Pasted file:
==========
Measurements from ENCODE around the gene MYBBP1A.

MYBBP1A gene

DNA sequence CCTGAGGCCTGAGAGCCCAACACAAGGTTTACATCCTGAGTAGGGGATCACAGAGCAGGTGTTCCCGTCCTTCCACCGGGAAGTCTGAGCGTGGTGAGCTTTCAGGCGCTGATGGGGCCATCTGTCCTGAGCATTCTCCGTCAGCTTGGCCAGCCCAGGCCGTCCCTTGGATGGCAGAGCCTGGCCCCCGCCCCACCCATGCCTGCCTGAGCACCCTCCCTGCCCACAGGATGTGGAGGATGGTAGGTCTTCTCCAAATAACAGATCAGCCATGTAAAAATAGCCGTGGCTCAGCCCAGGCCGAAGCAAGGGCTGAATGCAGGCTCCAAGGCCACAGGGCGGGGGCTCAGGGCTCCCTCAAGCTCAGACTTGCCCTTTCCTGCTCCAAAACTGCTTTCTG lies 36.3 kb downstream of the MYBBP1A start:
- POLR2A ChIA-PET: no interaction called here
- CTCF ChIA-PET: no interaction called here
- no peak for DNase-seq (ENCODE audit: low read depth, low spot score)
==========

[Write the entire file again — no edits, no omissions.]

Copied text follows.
Measurements from ENCODE around the gene MYBBP1A.

MYBBP1A gene

DNA sequence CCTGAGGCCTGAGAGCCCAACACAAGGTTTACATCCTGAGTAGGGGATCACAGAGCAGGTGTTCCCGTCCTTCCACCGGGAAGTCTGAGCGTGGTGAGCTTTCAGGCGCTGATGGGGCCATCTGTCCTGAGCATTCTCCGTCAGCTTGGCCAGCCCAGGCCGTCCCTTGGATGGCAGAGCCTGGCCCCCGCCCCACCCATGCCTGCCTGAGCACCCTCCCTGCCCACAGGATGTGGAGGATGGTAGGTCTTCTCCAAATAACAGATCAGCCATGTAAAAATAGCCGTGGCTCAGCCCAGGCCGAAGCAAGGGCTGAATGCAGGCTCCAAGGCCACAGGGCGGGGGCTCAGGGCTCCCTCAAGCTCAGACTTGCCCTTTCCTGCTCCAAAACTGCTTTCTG lies 36.3 kb downstream of the MYBBP1A start:
- POLR2A ChIA-PET: no interaction called here
- CTCF ChIA-PET: no interaction called here
- no peak for DNase-seq (ENCODE audit: low read depth, low spot score)